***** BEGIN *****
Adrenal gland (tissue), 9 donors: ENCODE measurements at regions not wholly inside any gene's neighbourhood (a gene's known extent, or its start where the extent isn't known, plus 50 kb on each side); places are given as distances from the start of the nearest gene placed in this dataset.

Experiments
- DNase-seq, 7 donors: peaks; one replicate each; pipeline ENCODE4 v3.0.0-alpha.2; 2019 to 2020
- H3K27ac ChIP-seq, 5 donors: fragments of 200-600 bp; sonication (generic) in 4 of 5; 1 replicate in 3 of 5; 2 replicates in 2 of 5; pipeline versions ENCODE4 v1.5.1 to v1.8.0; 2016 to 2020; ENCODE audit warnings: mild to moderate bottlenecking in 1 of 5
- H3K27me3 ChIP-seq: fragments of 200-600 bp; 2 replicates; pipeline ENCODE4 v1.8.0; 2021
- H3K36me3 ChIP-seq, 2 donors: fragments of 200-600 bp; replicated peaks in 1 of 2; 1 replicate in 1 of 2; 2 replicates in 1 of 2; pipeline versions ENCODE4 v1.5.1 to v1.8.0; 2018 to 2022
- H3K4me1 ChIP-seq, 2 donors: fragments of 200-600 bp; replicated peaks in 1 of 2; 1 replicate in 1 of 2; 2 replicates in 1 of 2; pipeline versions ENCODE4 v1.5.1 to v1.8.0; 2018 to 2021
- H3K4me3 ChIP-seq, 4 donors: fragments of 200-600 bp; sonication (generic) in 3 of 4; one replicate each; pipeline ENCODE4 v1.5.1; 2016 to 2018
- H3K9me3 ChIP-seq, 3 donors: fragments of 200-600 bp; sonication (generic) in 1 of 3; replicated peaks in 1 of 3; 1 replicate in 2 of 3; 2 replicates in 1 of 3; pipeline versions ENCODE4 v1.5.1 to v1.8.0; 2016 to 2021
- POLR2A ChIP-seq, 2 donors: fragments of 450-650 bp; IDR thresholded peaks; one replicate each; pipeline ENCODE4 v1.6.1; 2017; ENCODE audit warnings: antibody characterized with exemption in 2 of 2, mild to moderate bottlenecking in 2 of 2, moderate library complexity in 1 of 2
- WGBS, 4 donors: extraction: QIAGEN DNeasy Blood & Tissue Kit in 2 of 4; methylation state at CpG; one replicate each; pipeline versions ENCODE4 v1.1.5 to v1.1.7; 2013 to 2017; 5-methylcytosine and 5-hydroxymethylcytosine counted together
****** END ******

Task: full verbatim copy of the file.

Adrenal gland (tissue), 9 donors: ENCODE measurements at regions not wholly inside any gene's neighbourhood (a gene's known extent, or its start where the extent isn't known, plus 50 kb on each side); places are given as distances from the start of the nearest gene placed in this dataset.

Experiments
- DNase-seq, 7 donors: peaks; one replicate each; pipeline ENCODE4 v3.0.0-alpha.2; 2019 to 2020
- H3K27ac ChIP-seq, 5 donors: fragments of 200-600 bp; sonication (generic) in 4 of 5; 1 replicate in 3 of 5; 2 replicates in 2 of 5; pipeline versions ENCODE4 v1.5.1 to v1.8.0; 2016 to 2020; ENCODE audit warnings: mild to moderate bottlenecking in 1 of 5
- H3K27me3 ChIP-seq: fragments of 200-600 bp; 2 replicates; pipeline ENCODE4 v1.8.0; 2021
- H3K36me3 ChIP-seq, 2 donors: fragments of 200-600 bp; replicated peaks in 1 of 2; 1 replicate in 1 of 2; 2 replicates in 1 of 2; pipeline versions ENCODE4 v1.5.1 to v1.8.0; 2018 to 2022
- H3K4me1 ChIP-seq, 2 donors: fragments of 200-600 bp; replicated peaks in 1 of 2; 1 replicate in 1 of 2; 2 replicates in 1 of 2; pipeline versions ENCODE4 v1.5.1 to v1.8.0; 2018 to 2021
- H3K4me3 ChIP-seq, 4 donors: fragments of 200-600 bp; sonication (generic) in 3 of 4; one replicate each; pipeline ENCODE4 v1.5.1; 2016 to 2018
- H3K9me3 ChIP-seq, 3 donors: fragments of 200-600 bp; sonication (generic) in 1 of 3; replicated peaks in 1 of 3; 1 replicate in 2 of 3; 2 replicates in 1 of 3; pipeline versions ENCODE4 v1.5.1 to v1.8.0; 2016 to 2021
- POLR2A ChIP-seq, 2 donors: fragments of 450-650 bp; IDR thresholded peaks; one replicate each; pipeline ENCODE4 v1.6.1; 2017; ENCODE audit warnings: antibody characterized with exemption in 2 of 2, mild to moderate bottlenecking in 2 of 2, moderate library complexity in 1 of 2
- WGBS, 4 donors: extraction: QIAGEN DNeasy Blood & Tissue Kit in 2 of 4; methylation state at CpG; one replicate each; pipeline versions ENCODE4 v1.1.5 to v1.1.7; 2013 to 2017; 5-methylcytosine and 5-hydroxymethylcytosine counted together